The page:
Designing Automated Microservice

Automated microservices are additional benefit to the team. Designing automated microservices is a real benefit to the team.

Another key design principle for microservices architecture is automation. The microservice architecture enables the teams to have frequent releases and a shorter time to production. But you certainly cannot ship your code into production without testing it. Whenever the code is released to production, it must be tested. So we need automated tools that can test our code every time we deploy it to production.

Designing Automated Microservice

There are two categories of automation tools available.

Continuous integration(CI) tools integrate well with the source control systems. The tools compile the code, run unit test cases and run integration test cases whenever they detect a change in the codebase. The tools provide immediate feedback on the change made to the code. The tools provide confidence to the team that recent code changes integrate well with the entire system. The tools are particularly helpful when many developers are working on the same code base, as the tools will alert the team if any breaking change is made. However, it is the onus of the team to write comprehensive test cases for the functionalities. These CI tools can also help to generate code quality reports. The tools fire the test cases and labels/version the code for the next step if all test cases are successful.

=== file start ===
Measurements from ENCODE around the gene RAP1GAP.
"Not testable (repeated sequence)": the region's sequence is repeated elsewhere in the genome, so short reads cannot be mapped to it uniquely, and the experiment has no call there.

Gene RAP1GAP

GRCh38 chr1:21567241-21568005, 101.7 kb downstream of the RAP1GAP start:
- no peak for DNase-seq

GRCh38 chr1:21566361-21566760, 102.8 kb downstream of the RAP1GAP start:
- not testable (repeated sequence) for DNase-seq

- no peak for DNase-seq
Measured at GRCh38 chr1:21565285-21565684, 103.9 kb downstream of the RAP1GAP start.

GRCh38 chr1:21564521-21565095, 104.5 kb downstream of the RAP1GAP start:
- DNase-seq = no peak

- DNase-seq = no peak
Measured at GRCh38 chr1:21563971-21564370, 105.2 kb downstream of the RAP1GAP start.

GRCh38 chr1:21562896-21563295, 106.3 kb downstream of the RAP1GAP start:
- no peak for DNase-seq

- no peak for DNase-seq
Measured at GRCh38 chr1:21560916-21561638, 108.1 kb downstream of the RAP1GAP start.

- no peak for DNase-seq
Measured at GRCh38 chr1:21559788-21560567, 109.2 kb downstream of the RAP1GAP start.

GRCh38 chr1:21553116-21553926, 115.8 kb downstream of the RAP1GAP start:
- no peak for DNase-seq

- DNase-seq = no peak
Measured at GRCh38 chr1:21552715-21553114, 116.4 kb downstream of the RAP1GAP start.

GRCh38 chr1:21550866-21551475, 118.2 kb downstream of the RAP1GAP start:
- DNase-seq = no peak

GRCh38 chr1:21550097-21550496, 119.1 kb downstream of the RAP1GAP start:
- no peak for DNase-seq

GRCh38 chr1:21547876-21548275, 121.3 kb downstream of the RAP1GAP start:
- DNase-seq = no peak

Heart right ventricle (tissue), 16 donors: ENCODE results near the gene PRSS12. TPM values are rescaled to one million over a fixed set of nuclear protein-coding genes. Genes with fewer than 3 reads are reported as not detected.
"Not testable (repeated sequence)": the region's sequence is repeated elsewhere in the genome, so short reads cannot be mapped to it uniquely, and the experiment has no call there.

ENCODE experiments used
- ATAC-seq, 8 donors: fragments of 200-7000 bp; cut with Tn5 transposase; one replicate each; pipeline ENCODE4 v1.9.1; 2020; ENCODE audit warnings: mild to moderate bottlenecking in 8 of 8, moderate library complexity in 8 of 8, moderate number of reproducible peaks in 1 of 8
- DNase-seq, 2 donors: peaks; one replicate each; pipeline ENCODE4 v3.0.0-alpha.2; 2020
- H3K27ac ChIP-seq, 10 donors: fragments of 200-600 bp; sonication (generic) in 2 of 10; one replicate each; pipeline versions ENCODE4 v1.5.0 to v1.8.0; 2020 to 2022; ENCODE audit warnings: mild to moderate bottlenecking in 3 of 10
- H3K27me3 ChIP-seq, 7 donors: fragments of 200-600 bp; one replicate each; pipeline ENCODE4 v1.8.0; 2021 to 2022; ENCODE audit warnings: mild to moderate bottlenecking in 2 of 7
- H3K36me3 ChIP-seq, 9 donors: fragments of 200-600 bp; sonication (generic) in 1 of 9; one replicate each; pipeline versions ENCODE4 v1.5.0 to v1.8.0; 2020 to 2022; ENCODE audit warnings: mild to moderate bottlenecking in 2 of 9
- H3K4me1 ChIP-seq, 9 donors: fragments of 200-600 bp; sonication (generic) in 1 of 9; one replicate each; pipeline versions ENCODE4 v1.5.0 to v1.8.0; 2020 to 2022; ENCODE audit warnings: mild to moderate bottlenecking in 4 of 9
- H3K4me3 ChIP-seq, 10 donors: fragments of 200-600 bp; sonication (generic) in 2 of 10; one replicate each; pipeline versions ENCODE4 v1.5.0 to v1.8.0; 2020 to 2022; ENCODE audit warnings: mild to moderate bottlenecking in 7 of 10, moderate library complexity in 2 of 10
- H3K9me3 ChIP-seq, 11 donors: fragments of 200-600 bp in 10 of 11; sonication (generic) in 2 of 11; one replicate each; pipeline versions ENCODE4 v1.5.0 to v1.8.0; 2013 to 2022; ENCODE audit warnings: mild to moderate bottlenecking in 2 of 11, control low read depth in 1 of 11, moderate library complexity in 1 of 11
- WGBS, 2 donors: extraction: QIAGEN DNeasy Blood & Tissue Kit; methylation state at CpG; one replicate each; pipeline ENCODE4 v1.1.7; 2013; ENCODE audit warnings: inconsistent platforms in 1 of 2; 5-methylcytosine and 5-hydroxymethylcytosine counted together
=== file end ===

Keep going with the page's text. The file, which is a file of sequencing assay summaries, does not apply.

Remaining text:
Another set of tools are Continuous Deployment(CD) tools. The team can configure CD tools to deploy the microservice to various environments such as Dev, QA or Production. These tools work along with CI tools to deploy the code. Once all the test cases are successful, CD tools pick up the CI build and deploy it to the targeted environment.

CI/CD tools help the teams to identify errors early by running automated tests and deployment pipelines. You can consider the tools such as Jenkins, Travis, MS Team foundation server etc. perform these jobs for your team.

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